Midterm Elections 2022: The European Perspective
At least since the end of World War II, the recurring fundamental problem for the United States of America as well as the European Union has been that they cannot live continuously with each other in relative harmony, but they also cannot live even in the short, or more strategically, in the long run without each other. In the short term, Europeans have been aware of the fact that the foreign policies of the United States of America have always been determined by the domestic power relationships between the Democrats and the Republicans and their shared or divergent national security principles. However, in the long run, the democracies of Europe have realized that the foreign policies of the sole superpower have suffered from a real imbalance between the necessary use of force and its uncontrolled intensification since the collapse of the Soviet Union in 1991. Having subscribed to the dictum that the alliance between the two powers on both sides of the Atlantic can endure only when it is primarily focused on the military and economic aspects of the relationship, European states have always insisted on remaining masters in their respective sovereign domains. Therefore, in view of the perceived inconsistencies of American foreign policies and the recent invasion of Ukraine by Russia, the European Union is faced with the great dilemma of what foreign policy to pursue in general as well as the specific problem of its overall relations with the United States of America.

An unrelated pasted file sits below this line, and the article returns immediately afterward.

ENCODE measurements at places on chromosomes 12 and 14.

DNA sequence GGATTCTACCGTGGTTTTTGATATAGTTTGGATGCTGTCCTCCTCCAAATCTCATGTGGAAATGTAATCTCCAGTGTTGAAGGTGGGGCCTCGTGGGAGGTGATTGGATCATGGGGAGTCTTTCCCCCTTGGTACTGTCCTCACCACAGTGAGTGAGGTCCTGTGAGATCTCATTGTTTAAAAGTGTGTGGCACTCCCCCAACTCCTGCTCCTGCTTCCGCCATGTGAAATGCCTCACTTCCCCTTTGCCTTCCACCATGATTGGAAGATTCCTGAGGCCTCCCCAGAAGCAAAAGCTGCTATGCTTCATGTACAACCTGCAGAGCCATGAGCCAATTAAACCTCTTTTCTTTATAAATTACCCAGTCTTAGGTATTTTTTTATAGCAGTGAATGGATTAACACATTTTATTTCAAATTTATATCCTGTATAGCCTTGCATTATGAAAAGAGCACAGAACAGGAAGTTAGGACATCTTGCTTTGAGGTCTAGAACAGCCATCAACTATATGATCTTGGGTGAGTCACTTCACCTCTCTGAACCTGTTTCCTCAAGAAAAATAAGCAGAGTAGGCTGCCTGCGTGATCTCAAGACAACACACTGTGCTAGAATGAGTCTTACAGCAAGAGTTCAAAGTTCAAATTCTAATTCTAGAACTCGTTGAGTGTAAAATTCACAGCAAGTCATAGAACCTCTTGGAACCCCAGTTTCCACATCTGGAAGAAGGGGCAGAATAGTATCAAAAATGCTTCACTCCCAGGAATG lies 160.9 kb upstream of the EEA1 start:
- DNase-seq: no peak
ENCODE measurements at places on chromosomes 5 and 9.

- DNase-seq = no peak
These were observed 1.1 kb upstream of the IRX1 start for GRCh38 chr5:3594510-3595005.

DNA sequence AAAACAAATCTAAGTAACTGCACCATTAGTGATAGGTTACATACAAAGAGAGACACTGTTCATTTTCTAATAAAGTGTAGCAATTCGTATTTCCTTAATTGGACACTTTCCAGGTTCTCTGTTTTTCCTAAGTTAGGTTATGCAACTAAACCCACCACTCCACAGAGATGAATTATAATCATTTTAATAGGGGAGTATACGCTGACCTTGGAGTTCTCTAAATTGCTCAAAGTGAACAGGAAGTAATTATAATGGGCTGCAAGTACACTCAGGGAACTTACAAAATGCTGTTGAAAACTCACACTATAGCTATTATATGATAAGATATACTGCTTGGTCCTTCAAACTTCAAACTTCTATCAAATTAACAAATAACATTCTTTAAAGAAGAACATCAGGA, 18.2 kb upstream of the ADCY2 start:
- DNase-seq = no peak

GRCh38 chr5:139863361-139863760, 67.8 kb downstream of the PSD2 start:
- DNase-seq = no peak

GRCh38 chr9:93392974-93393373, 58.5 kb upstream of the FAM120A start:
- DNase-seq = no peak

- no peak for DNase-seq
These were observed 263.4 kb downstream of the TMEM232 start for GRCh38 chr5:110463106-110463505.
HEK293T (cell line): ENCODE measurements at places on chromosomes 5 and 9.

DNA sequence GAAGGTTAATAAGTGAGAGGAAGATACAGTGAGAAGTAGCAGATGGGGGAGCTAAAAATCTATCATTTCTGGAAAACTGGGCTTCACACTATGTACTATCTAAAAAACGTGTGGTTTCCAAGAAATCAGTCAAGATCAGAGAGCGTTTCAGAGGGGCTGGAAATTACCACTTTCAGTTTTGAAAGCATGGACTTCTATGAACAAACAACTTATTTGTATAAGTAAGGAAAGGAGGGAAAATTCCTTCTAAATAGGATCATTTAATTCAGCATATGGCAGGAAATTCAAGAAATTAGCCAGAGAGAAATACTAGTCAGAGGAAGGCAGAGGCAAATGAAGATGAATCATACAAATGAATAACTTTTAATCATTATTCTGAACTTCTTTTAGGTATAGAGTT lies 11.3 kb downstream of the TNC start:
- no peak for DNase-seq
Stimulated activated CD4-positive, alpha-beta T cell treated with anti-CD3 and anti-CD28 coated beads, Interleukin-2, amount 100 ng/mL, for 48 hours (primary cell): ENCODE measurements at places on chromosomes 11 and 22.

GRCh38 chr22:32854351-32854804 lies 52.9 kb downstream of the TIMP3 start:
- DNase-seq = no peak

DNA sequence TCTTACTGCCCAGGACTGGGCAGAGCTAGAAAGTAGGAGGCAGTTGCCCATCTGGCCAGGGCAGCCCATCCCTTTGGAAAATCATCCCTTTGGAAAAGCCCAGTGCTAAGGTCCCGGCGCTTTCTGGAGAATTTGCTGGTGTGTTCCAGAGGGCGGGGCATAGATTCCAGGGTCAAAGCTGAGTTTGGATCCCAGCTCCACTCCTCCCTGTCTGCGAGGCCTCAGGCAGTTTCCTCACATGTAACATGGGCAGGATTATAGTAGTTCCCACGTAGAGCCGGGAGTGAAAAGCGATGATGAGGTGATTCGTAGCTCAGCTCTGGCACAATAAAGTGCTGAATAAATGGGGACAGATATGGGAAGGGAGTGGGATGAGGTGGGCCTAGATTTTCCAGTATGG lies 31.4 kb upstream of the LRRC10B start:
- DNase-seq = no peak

Thus, from a European perspective, the 2022 midterm elections on the western side of the Atlantic took place at a crucial time when the existing European order has begun to topple under the imperialistic ambitions of Putin’s Russia. Compounding the European Union’s current predicament is the fact that while America has been embroiled in a protracted culture war, neither party has received a clear mandate from the voters to govern. Paradoxically, the European Union cannot easily settle on a joint foreign policy if the United States of America will turn inward. Corresponding to this situation, President Biden’s mental condition and the projected power struggle between former President Trump and the Republican governor of Florida Ron DeSantis, cast an increasingly dark shadow over the permanency of American commitment to a unified stand on the Russian-Ukrainian war and beyond.
For these reasons, leading European politicians are afraid that the United States of America remains at war with itself. Moreover, they are convinced that, at least for the next two years, America will stay threatened by the intensification of hateful passions and even violent clashes of fundamentally opposing opinions. Although they do not agree with President Biden’s campaign narrative about “democracy itself is in danger,” they are mortified by the possibility that those heated emotions could spiral out of control and paralyze American foreign policy for the future.